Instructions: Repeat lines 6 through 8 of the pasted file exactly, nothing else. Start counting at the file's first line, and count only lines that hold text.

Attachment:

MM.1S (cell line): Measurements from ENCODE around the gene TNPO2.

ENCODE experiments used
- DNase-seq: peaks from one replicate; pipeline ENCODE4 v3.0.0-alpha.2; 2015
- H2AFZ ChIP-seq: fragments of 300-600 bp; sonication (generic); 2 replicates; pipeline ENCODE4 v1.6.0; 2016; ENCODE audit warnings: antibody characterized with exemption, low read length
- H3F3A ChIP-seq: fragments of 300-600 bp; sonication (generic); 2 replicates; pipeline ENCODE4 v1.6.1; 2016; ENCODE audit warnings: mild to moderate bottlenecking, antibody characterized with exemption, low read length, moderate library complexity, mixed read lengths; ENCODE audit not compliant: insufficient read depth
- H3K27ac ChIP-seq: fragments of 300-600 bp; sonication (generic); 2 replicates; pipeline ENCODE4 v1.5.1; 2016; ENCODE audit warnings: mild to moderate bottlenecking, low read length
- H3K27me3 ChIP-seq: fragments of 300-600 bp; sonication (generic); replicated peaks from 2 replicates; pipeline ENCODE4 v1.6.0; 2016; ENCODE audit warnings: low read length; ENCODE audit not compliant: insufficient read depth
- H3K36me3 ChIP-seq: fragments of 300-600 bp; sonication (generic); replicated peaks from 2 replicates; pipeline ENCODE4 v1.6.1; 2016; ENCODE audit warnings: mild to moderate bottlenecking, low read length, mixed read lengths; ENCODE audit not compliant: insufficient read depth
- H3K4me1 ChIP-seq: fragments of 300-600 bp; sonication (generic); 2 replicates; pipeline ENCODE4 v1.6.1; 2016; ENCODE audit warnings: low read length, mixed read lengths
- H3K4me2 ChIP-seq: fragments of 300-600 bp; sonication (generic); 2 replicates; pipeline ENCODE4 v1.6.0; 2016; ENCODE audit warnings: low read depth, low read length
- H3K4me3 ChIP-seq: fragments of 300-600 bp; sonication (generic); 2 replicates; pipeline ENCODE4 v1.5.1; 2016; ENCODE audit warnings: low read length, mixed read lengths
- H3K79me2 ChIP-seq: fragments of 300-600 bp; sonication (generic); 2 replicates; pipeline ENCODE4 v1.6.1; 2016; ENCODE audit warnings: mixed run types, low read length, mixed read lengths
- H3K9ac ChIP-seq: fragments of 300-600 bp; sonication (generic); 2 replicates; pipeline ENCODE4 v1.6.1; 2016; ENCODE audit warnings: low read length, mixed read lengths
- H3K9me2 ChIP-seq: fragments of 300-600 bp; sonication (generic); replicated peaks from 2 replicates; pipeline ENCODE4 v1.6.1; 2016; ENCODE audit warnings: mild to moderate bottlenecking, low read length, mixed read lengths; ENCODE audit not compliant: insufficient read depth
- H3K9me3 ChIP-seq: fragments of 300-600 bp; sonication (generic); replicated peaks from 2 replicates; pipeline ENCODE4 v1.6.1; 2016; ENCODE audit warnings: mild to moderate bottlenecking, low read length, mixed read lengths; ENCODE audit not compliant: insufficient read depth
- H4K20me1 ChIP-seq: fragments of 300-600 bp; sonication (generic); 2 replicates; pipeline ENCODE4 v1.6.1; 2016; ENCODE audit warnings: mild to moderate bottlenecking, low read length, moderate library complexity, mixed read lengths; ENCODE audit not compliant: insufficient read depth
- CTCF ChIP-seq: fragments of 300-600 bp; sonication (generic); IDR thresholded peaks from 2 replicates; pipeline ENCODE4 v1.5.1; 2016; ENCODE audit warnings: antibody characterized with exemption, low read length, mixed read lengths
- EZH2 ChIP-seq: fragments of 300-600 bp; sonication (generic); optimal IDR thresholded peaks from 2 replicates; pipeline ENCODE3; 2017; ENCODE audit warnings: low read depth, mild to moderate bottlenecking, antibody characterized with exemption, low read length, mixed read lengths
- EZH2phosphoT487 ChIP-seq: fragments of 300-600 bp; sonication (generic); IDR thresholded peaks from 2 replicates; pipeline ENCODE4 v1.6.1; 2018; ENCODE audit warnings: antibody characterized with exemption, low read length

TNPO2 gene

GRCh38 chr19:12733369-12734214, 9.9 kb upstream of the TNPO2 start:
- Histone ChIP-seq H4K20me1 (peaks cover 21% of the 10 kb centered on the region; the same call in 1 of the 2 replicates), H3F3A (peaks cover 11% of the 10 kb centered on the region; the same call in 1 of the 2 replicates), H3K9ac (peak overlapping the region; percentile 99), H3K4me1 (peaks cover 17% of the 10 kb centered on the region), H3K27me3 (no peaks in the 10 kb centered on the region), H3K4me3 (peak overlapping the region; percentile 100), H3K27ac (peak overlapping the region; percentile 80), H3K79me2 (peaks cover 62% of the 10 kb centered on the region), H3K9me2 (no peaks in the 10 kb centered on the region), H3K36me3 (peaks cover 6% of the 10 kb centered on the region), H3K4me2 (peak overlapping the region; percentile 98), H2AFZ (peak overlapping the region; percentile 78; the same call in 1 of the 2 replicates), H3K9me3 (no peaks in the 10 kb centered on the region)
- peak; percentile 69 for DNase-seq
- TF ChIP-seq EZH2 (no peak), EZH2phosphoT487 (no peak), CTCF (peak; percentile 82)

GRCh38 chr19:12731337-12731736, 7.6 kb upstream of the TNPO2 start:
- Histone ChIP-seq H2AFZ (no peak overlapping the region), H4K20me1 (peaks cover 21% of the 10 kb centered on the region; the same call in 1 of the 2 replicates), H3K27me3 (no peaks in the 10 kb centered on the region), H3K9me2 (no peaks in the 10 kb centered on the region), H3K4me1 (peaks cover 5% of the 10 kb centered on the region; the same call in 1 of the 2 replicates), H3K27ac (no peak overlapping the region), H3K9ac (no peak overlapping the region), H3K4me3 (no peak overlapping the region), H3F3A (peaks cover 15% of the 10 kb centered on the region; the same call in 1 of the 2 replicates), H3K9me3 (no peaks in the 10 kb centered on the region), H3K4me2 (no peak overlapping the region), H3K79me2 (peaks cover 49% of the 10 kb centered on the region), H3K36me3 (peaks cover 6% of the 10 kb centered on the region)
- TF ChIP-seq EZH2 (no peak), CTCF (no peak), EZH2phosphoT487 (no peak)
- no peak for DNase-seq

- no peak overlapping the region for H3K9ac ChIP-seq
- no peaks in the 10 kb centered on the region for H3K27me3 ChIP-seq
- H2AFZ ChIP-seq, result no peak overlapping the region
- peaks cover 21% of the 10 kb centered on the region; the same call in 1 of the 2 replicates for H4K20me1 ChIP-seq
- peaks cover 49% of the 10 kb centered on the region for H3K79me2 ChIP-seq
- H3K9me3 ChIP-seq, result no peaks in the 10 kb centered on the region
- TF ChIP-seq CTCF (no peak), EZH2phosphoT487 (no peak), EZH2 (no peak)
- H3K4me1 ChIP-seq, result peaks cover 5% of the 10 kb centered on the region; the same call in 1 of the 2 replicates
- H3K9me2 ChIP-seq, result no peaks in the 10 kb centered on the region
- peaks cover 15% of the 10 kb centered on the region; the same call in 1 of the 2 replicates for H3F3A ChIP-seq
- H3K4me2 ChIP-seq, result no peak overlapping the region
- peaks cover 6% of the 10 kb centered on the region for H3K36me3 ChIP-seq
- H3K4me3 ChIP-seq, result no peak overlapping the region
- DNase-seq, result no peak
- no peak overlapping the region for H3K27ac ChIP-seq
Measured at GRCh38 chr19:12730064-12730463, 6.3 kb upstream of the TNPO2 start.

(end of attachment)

- H3K27ac ChIP-seq: fragments of 300-600 bp; sonication (generic); 2 replicates; pipeline ENCODE4 v1.5.1; 2016; ENCODE audit warnings: mild to moderate bottlenecking, low read length
- H3K27me3 ChIP-seq: fragments of 300-600 bp; sonication (generic); replicated peaks from 2 replicates; pipeline ENCODE4 v1.6.0; 2016; ENCODE audit warnings: low read length; ENCODE audit not compliant: insufficient read depth
- H3K36me3 ChIP-seq: fragments of 300-600 bp; sonication (generic); replicated peaks from 2 replicates; pipeline ENCODE4 v1.6.1; 2016; ENCODE audit warnings: mild to moderate bottlenecking, low read length, mixed read lengths; ENCODE audit not compliant: insufficient read depth